Whether some relatively slow teles work with the Canon converters also depends on the body model.

    Another option if you are shooting relatively stationary subjects is one the the excellent mirror lenses - these are, by the way, NOT the cheap mirror lenses being offered new these days.
    dcstep likes this.
  13. When I bought my 100-400 and 40D, which was the current top of the mid-line at the time, I "tested" both the 1.4x and the 2.0x with the body and lens that I was buying, by shooting the brick church tower that was visible above the buildings across the street. The 1.4x seemed to lose very little image quality, while the 2.0x was pretty bad. I bought the Canon 1.4x, but skipped their 2x in favor of an off-brand 2x, which performed better with that lens.There was still noticeable loss of sharpness, but the added reach was more important to me at the time. Better a less sharp image than no image.

    Canon have stated in print that their TCs were designed for their primes and may not perform well with lesser lenses, but it may also vary from lens to lens. One TC may work well on one sample of, say, the 100-400, but not work well on another sample of the same lens. Tolerances are tight, but not perfect.
  14. Minimum aperture for most Canon bodies is still f/8. Hence, an EF 2.0x TC-III is unlikely to work will with an f/4.5-5.6 lens, like the EF 100-400mm, Series I or II. The EF 2.0x TC-III works great on recent bodies, like the 7D2 or 5DIII or later, when coupled with a native f/4 or larger lens, like the 500/f4 or 300/f2.8, etc.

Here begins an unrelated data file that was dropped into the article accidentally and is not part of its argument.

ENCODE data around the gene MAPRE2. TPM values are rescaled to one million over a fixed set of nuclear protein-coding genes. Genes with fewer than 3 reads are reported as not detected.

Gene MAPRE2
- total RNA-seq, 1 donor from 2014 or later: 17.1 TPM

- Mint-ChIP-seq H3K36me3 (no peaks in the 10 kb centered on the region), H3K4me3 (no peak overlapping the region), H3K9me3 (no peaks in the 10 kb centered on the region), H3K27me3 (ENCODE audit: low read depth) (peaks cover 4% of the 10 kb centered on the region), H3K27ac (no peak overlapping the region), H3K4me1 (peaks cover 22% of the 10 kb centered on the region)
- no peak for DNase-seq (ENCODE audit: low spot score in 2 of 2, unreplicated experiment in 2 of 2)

15. I think you mean "Minimum aperture for most Canon bodies to autofocus is still f/8. Hence, an EF 2.0x TC-III is unlikely to autofocus with an f/4.5-5.6 lens, like the EF 100-400mm, Series I or II..."

    The original phrasing makes it sound like you can't use the 2x at all, on most Canon bodies.
  16. William Michael

    William Michael Moderator Staff Member

    Ahhhh... interesting point. There is often confusion about the meaning of the verb "work" when it is used as above.
    Good that it has been clarified for those who might have misunderstood...

    Moreover along the same line of general warnings: it is important to note that the Canon Tele extenders EF do not MOUNT on all the Canon EF lenses and they do NOT necessarily MOUNT on all L Series lenses and they DO MOUNT on some non L Series lenses.

  17. For me, "working" mean tack sharp focus, that stands up to a 50% crop with great detail retained. With today's cameras, in my experience, with super-telephoto lenses, that's close to impossible. I've done it in Live View with a stationary target, with 10x multiplication, but it's close to impossible otherwise. Working, to me, means getting super sharp images. Without AF, it seldom happens.
  18. I have also been unable to manually focus any longer lenses without stopping down. With EOS 400D,or Rebel XTi there was only an APS-C narrow angle pentamirror viewfinder, with no access to live view. The autofocus was so good that it didn't jump out as a problem.
    As dcstep says, live view focus works, but with difficulty, so my 750D is less restricted.
    While I blame my ageing eyeballs, pentaprism full frame was the answer for film SLR's and probably is for digital too. Even with my old Zenit 3M with matt screen, I could get to where I needed to go with a bit of wiggling back and forth.